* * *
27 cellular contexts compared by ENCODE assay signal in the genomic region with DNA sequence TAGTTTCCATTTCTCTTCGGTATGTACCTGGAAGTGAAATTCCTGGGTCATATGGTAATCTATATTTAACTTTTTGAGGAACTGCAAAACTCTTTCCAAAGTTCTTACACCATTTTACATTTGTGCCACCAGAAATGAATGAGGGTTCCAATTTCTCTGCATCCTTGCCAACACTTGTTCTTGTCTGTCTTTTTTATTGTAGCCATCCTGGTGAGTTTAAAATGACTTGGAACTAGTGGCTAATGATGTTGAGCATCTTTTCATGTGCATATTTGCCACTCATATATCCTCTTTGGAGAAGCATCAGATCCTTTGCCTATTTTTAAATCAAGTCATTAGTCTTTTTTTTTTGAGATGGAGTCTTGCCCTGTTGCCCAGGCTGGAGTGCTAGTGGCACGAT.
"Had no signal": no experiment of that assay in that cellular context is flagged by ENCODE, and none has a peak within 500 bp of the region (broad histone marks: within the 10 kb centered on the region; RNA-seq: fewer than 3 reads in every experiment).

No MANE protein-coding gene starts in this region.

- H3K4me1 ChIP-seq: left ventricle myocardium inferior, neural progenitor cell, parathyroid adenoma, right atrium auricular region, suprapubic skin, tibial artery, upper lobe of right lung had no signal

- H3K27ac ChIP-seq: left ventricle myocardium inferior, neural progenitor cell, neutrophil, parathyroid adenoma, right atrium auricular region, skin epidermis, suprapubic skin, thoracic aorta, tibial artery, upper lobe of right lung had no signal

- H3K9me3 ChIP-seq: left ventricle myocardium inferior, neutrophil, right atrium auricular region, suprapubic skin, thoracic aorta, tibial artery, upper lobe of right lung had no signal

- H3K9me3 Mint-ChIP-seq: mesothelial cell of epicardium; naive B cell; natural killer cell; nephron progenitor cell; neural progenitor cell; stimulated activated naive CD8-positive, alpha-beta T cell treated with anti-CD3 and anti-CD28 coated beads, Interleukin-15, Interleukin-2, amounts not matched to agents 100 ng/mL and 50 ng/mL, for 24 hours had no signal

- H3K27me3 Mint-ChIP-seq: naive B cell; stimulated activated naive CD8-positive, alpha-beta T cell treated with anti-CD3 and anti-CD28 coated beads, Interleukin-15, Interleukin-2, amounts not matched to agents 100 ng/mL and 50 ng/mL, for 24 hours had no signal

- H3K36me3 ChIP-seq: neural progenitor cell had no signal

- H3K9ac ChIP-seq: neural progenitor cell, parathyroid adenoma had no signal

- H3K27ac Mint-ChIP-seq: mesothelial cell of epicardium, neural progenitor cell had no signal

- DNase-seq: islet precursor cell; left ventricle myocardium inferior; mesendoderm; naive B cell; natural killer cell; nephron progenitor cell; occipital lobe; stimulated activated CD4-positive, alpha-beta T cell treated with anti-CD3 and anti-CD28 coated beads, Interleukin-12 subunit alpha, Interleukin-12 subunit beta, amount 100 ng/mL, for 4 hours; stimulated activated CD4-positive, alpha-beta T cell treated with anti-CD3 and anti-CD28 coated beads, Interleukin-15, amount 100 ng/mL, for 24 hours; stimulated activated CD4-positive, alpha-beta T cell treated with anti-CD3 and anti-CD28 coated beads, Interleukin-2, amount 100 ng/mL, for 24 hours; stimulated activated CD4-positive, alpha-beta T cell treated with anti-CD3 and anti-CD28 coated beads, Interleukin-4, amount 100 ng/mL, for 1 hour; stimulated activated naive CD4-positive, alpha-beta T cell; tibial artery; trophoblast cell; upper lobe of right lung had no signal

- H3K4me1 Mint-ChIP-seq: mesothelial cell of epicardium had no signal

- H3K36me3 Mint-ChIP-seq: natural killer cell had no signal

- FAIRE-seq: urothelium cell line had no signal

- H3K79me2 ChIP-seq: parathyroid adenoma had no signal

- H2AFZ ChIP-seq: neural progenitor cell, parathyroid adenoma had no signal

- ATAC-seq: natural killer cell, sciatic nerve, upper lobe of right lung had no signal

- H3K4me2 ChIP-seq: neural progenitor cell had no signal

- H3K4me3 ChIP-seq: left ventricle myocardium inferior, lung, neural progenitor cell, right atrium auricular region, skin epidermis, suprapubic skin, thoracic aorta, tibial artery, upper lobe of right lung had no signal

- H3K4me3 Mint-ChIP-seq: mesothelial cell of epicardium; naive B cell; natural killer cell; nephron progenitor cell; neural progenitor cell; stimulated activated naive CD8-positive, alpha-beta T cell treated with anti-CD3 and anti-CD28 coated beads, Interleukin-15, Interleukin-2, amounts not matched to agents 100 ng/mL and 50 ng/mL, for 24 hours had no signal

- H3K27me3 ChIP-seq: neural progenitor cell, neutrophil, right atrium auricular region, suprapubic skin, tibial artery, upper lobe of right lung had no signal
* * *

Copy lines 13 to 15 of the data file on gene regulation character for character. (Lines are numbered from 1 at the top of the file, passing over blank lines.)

- H3K4me1 Mint-ChIP-seq: mesothelial cell of epicardium had no signal

- H3K36me3 Mint-ChIP-seq: natural killer cell had no signal

- FAIRE-seq: urothelium cell line had no signal